For your second point, I didn’t say that “science isn’t finding explanations” full stop, I said that it’s not the REAL point of science. I don’t know what you mean by “explanation”*. And no, I don’t need to know what an explanation is to say what science is, in the same way you don’t need to know what “digbo” is to say that “science isn’t really into finding digbo”.

                    *What I mean here is that, as I mentionned in my first point, what you could call the “common sense view” of “explanation” is confused, for it refers to different questions depending on the context.

                    I don’t think I have a skeptical view of science. As I mentionned, science is the process of modelling, building a scenario and a story, and checking against the real world if the result is similar or not. These are not from “skeptical scientist” (whatever these are), but it’s a shared view. For example, take Gershenfeld view, who says that “the most common misunderstanding about science is that scientists seek and find truth. They don’t — they make and test models…. Making sense of anything means making models that can predict outcomes and accommodate observations. Truth is a model.” That Dawkins use the world explanation, I don’t mind. I see it as a shorthand for “finding a predictive model”, because as a scientist, he’s in the business to make predictive models. Shall his theories be discredited, fine, we’ll find a “better model”. This is similar to when Aristotle’s physics are seen as an approximation of Newton’s who are an approximation of Einstein’s. If we use “explanation”, here, how do we use it? I don’t think I have it “backwards”, as you say, for we can test prediction, but we can’t test explanability. If you take any scientific theory, we see the p-values and the results grading the study to check. We don’t, for example, say “well, Newton’s theory explain less than Einstein’s theory as proved by X or Y”. We say “according to Einstein’s theory, we can see that the movement (or speed or whatever) of X is coherent with our observations in XXX% of the time, which is more than Newton’s at YYY% of the time”.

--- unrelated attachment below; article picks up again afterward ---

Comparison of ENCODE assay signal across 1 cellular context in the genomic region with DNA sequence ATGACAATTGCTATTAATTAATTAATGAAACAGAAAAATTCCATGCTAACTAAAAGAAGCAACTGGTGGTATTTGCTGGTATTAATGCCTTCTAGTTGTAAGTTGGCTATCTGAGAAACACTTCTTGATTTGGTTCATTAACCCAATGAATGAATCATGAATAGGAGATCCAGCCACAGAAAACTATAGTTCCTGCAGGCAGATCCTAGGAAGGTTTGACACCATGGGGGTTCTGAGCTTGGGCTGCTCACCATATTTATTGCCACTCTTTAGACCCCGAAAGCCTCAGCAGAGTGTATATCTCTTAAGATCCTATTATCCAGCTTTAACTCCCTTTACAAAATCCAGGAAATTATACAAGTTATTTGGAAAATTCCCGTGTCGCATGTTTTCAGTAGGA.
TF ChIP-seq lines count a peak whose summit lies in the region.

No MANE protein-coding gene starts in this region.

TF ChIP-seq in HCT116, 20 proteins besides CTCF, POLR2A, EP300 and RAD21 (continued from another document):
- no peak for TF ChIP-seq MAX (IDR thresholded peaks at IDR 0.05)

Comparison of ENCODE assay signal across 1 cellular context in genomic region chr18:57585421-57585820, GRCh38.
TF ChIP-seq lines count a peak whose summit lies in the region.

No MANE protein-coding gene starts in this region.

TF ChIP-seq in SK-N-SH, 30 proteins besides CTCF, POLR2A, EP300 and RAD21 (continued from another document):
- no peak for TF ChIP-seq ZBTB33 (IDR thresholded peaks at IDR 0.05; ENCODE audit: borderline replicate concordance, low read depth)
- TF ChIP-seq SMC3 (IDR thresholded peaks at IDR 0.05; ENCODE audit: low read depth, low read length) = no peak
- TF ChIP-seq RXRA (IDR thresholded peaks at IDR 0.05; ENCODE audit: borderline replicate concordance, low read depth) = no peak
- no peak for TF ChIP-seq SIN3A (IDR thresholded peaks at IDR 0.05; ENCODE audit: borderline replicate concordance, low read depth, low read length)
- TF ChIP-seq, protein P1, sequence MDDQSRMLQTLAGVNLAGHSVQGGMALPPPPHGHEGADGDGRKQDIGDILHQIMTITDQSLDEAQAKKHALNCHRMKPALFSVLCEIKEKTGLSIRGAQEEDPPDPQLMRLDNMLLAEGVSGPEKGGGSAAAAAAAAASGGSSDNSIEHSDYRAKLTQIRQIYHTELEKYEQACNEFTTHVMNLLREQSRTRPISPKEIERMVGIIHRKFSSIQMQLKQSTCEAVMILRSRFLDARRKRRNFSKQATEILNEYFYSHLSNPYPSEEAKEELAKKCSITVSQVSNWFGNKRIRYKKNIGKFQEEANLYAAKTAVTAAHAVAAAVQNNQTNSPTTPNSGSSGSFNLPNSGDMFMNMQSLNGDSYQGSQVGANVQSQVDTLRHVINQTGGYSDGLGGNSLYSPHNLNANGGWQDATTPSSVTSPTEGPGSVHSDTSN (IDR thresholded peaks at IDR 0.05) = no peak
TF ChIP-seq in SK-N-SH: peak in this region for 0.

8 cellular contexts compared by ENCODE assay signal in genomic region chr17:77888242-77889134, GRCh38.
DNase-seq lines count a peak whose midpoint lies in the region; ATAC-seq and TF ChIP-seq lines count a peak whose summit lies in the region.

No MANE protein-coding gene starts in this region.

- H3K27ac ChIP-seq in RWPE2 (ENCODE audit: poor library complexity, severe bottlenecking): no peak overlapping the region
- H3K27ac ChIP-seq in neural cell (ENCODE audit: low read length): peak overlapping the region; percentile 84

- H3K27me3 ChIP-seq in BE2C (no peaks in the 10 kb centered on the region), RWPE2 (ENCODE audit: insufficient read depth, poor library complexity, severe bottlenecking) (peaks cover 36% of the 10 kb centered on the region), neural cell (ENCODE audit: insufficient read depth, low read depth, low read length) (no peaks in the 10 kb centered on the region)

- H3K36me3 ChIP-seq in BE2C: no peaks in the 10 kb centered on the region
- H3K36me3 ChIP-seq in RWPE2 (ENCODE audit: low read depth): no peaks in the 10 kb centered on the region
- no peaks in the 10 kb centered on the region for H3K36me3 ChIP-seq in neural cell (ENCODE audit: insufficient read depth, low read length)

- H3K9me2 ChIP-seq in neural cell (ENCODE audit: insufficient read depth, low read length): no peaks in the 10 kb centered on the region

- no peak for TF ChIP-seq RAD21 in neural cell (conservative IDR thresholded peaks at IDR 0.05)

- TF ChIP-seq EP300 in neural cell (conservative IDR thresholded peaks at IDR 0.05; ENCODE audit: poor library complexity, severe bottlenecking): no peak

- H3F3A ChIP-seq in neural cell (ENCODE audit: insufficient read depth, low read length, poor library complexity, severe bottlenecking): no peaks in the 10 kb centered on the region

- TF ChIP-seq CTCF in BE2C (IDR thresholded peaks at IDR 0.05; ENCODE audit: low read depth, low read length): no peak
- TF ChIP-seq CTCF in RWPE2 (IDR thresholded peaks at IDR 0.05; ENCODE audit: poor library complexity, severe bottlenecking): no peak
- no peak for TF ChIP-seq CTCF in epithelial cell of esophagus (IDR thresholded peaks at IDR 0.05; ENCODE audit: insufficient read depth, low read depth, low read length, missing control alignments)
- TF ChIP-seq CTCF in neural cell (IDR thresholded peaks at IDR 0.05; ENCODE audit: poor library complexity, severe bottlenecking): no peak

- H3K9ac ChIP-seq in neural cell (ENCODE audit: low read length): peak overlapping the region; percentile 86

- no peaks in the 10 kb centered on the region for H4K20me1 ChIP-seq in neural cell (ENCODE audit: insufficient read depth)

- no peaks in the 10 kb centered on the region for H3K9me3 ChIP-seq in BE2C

My main point, in my replies, is that the word “explanation” is a confused (some would say “handy”) anthropomorphised concept build from a word (“why”) which ends up having different meanings in different situations. Now, that’s exactly what I’m trying to “unconfuse” here. I’m trying to see if the “explanation” thing has something else to do *outside* describing the position, speed and whatever we can point of particles or constituants. I agree that any possible thing we say about the world is a description; but I want to know *what, for you, specifically amount as an explanation* (considering the caveat I pointed about the language confusion).

                    Regarding the three last paragraphs, it seems you’re saying that “other questions you can think of asking” are *possible* outside these I mentionned (namely, relative to time or position/space). I’m curious about it, because, for example, you can reduce a human reason to a few moving particles inside one’s head – everything else being, in that case, a commodity of naming, and nothing “real”. Once you know the laws of the particle, you’ve answered every possible question, and there is nothing else to “ask about” in my view. Hence, I asked these questions.

                    Last but not least, you seem to argue that the experience of having an explanation is subjective (though you take caution in your wording). I were to agree here, for, if you say that “well, the draft explains the fall of the flower pot”, I’m not moved at all, for the “explanatory power” of the situation is moved to the “draft”… and you haven’t told me what it is (and I’m tempted to believe that the “draft” has no more “explanatory power” than the “flower pot”…). But if you say that “well, I don’t know what you mean, but I saw a draft before which knocked the vase down”, I’d be more satisfied. And as Hume mentionned, you can call in question whether the “draft” caused the “vase” to “fall”, or if it’s the “fall” of the “vase” which caused the “draft”. And in these moments, I don’t understand how can one be satisfied by it. How would we know that? We can’t replay the scene back and remove the draft to see if the vase doesn’t fall. Perhaps you can clarify?